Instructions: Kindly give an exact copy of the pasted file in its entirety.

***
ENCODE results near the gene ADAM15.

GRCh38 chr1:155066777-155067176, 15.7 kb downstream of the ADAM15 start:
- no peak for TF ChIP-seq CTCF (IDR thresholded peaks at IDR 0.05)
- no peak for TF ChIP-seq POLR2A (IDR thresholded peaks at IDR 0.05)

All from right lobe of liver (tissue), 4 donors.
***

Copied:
ENCODE results near the gene ADAM15.

GRCh38 chr1:155066777-155067176, 15.7 kb downstream of the ADAM15 start:
- no peak for TF ChIP-seq CTCF (IDR thresholded peaks at IDR 0.05)
- no peak for TF ChIP-seq POLR2A (IDR thresholded peaks at IDR 0.05)

All from right lobe of liver (tissue), 4 donors.